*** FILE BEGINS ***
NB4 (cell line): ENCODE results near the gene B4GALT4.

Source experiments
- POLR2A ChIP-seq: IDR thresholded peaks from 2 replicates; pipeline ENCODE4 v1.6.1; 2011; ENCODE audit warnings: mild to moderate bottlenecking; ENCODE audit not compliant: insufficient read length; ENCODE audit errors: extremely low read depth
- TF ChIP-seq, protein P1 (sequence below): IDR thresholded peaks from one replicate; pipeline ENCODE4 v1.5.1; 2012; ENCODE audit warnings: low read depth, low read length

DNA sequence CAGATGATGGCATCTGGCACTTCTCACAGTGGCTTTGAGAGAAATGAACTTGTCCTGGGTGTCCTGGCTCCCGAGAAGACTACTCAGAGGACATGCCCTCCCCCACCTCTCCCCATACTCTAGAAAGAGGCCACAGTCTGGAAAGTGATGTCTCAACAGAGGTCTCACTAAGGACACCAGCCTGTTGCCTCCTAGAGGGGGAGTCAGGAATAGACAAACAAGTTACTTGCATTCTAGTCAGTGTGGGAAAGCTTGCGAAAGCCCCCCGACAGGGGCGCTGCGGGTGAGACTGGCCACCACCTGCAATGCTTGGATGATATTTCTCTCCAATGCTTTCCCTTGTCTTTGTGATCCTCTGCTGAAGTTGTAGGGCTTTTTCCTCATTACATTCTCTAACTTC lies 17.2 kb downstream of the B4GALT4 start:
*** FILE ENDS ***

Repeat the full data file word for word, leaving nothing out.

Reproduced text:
NB4 (cell line): ENCODE results near the gene B4GALT4.

Source experiments
- POLR2A ChIP-seq: IDR thresholded peaks from 2 replicates; pipeline ENCODE4 v1.6.1; 2011; ENCODE audit warnings: mild to moderate bottlenecking; ENCODE audit not compliant: insufficient read length; ENCODE audit errors: extremely low read depth
- TF ChIP-seq, protein P1 (sequence below): IDR thresholded peaks from one replicate; pipeline ENCODE4 v1.5.1; 2012; ENCODE audit warnings: low read depth, low read length

DNA sequence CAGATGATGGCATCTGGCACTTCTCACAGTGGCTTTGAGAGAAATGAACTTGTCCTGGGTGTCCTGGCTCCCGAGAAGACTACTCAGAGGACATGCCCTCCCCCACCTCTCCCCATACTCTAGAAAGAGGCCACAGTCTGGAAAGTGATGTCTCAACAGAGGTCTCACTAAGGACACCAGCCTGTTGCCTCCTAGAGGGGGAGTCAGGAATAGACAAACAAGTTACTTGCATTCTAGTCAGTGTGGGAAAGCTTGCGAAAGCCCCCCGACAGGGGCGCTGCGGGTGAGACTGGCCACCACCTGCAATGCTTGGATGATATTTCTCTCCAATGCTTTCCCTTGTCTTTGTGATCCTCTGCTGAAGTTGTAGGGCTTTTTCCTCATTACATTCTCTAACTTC lies 17.2 kb downstream of the B4GALT4 start: